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All Hail the Print Gocco!

All Hail the Print Gocco!

Amy Wilson

About two weeks ago, I was killing time and avoiding doing real work by checking out the site On Etsy, people sell their wares (t-shirts, tote bags, etc) and what I saw over and over was some really nice screenprinting on different homemade items. Where were all these craftspeople getting access to a press? Home screenprinting is a huge pain – it’s messy and you need a lot of space and exacting conditions, for starters. I’ve never been able to get it to work.

So there I was, jealously looking at all these listings until I found one that the young woman who was selling some shirts wrote, “These images are gocco’ed onto the fabric…” and I realized there was a word there I had never heard. I googled “gocco” and wound up here … I read some more and googled some more and before I knew it, I was on a grand quest to buy myself a Print Gocco.

They’re hard to find in NY, but after a little legwork I wound up at NY Central Art Supply where they had two left in the case (I bought one and one of my students bought the other. I assume they have more on the way?). I finally tried it out today. And oh my god…

But I’m getting ahead of myself. So, what is a Print Gocco?

They’re made in Japan. And in the box is a little kit that you use to make prints. Everything takes place inside this little self-contained plastic box – there is no separate darkroom, no chemicals that you have to mess with. The “darkroom” and everything is somehow ingeniously contained in this box. The whole thing is made for people who live in apartments to make their own prints – whereas you really need to live in a house (with a big tub and plenty of spare room) to make standard silkscreen prints, to make Goccos all you need is a kitchen table. (I PROMISE you this is true. There is zero mess. There is zero smell. I was up and running in ten minutes with my first prints done, and I’m someone who finds it hard to follow directions the first time through.)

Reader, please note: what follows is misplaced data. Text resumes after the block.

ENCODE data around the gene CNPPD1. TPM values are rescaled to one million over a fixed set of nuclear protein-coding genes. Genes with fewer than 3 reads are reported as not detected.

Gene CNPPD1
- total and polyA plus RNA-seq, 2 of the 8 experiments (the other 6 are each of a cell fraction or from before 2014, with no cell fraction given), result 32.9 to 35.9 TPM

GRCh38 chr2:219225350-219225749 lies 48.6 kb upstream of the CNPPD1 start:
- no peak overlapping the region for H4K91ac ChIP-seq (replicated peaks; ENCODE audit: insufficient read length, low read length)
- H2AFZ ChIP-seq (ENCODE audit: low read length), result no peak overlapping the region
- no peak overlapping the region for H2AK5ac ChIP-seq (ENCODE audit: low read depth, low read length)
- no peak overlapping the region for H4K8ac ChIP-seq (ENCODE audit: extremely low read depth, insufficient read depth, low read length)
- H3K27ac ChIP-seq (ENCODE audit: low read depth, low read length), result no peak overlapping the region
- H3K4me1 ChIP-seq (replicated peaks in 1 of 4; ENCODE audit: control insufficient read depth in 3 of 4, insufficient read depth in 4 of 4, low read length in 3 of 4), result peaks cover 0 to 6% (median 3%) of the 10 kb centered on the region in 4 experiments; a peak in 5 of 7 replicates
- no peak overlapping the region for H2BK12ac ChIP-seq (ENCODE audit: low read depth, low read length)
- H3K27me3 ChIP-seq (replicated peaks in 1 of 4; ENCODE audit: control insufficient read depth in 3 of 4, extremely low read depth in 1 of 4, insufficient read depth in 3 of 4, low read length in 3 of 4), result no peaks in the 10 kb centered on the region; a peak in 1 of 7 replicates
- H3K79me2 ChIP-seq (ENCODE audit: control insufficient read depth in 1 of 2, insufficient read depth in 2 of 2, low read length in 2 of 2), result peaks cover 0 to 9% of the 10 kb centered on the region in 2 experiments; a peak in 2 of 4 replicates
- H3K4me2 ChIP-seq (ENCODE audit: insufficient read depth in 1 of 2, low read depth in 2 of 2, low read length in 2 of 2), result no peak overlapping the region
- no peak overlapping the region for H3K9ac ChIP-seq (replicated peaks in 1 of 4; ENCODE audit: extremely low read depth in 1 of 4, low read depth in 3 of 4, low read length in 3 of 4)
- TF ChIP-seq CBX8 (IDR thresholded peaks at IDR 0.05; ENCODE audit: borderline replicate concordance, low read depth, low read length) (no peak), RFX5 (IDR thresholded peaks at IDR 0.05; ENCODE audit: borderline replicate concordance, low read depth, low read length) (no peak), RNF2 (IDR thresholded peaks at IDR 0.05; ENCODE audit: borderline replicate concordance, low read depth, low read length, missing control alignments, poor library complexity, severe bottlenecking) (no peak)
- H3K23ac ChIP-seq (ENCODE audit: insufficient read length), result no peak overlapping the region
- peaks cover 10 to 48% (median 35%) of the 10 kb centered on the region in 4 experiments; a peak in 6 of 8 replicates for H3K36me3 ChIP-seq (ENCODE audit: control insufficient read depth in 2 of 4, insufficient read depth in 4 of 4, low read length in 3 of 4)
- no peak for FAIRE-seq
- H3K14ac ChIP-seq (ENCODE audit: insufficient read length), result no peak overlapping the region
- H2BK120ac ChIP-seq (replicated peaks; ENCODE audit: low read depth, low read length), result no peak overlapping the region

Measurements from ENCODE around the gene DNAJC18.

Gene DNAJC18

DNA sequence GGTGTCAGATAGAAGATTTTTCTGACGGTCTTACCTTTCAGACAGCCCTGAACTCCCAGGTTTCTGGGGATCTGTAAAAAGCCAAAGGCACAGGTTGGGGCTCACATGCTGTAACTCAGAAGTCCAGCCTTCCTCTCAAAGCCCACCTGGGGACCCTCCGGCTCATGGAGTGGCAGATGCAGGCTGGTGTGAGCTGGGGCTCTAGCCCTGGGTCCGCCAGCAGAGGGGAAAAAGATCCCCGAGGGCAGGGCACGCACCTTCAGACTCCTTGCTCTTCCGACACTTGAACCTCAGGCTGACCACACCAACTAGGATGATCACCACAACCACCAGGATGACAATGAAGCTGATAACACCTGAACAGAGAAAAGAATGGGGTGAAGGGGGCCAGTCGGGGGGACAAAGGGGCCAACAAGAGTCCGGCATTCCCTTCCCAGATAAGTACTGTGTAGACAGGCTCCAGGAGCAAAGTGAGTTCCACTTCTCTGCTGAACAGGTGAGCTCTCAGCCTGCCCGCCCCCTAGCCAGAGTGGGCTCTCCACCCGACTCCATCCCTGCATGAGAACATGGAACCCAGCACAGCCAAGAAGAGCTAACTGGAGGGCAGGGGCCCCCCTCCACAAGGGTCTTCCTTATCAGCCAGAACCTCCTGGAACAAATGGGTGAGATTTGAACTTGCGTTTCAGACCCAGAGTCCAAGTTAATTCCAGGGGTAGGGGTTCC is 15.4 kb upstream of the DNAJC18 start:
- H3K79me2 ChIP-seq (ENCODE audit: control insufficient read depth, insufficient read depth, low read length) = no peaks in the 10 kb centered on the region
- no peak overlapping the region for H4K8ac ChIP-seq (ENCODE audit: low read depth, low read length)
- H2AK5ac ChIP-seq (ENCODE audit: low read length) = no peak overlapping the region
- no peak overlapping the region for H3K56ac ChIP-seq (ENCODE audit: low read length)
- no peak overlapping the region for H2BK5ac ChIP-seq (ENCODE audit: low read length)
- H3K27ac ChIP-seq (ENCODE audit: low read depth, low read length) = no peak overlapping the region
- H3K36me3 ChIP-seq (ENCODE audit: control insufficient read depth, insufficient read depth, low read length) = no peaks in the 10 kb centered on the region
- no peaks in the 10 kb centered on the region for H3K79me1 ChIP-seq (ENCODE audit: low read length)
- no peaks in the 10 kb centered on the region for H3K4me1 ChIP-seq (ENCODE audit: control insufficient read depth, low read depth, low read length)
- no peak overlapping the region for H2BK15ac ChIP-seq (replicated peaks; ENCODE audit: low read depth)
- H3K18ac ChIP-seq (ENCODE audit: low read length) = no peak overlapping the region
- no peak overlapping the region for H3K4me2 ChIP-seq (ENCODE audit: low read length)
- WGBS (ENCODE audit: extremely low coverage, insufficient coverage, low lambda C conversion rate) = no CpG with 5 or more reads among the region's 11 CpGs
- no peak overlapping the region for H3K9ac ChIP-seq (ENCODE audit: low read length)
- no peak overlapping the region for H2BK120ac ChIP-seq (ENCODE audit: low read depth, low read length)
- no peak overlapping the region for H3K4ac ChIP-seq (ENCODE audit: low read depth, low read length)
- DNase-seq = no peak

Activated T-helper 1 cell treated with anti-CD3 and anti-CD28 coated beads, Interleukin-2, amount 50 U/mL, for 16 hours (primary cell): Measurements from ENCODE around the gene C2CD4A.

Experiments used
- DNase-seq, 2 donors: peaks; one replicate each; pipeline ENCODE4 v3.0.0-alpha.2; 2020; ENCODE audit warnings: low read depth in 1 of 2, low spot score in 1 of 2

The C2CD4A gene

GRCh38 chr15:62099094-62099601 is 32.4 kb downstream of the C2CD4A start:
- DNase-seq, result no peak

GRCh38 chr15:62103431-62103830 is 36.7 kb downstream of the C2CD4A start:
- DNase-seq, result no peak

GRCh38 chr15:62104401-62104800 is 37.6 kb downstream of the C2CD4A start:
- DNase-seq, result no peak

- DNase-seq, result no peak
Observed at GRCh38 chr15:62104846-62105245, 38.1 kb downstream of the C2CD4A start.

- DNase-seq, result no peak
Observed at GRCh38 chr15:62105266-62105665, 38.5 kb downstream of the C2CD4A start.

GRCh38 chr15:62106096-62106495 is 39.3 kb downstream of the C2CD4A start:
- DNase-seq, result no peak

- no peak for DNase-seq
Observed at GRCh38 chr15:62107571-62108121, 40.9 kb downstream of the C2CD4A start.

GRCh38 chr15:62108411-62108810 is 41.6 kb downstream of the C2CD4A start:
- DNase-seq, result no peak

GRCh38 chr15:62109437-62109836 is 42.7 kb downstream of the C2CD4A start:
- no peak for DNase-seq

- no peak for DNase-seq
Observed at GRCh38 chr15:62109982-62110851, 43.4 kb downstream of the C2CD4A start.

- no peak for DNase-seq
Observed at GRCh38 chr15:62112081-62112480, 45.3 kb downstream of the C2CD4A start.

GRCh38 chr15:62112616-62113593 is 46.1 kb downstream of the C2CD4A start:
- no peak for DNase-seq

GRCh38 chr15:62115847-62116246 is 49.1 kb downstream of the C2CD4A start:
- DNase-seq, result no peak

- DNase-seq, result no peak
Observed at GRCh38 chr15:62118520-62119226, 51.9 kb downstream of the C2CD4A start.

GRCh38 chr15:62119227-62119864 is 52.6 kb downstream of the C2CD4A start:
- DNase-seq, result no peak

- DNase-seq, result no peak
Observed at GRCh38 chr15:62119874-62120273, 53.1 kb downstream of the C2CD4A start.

You wind up with a print that looks an awful lot like a traditional screenprint:

(The roughness of the texture of the bark on the tree comes from the way in which I drew it, not from the process itself.)

This might be the single most clever art supply I have ever encountered. You can print on just about anything, and I keep thinking it will lend itself well to making cards, stickers, t-shirts, and – what I bought it for – artist’s books. Again, I can’t overstress how easy it was and how I had my first prints done so quickly and easily.


Ok, possible drawbacks:

Purchasing the thing was difficult, first because it was hard to find and secondly because it was $200. (You can get them on ebay for around $130, but then you have to pay for shipping from Japan which drives the price up to at least that.) However, absolutely everything you need to make two screens and a ton of prints are in the kit, and I think that if you bought the equivilant in silkscreening materials, you’d be out as much if not more.

The replacement parts – new screens, lightbulbs, ink, etc – are all made by the company that makes the kit… which has me scared to find out how much they will cost me. I haven’t crossed this bridge yet, and I still think – given the no mess, the ease of printing, etc. – that purchasing this thing was a great investment.

Ok, I am very excited now! I have a new toy and a ton of ideas to put it to good use.

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